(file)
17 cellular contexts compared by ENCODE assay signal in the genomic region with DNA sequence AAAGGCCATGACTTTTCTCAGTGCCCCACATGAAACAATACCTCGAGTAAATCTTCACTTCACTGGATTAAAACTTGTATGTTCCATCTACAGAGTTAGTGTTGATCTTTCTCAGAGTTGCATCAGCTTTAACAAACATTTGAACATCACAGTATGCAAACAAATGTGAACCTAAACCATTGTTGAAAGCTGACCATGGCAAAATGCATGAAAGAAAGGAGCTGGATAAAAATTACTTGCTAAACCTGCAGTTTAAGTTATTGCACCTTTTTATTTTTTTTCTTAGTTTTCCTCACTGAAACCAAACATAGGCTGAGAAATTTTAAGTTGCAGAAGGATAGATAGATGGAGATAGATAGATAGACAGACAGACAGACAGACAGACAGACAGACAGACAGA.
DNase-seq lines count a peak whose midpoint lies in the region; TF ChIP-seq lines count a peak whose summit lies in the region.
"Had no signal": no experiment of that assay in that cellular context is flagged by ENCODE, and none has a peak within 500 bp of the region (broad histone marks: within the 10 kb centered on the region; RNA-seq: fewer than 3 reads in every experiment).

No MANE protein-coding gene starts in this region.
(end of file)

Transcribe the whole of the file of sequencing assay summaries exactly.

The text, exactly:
17 cellular contexts compared by ENCODE assay signal in the genomic region with DNA sequence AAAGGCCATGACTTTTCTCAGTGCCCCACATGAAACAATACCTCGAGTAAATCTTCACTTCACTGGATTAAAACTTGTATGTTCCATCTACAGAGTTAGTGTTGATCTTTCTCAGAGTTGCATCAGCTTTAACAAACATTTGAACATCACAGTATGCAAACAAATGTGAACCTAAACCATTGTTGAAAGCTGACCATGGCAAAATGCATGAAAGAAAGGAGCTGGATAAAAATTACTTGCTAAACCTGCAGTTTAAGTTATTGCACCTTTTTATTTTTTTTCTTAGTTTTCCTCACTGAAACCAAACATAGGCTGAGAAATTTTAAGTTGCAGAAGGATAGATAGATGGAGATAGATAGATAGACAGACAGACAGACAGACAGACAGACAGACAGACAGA.
DNase-seq lines count a peak whose midpoint lies in the region; TF ChIP-seq lines count a peak whose summit lies in the region.
"Had no signal": no experiment of that assay in that cellular context is flagged by ENCODE, and none has a peak within 500 bp of the region (broad histone marks: within the 10 kb centered on the region; RNA-seq: fewer than 3 reads in every experiment).

No MANE protein-coding gene starts in this region.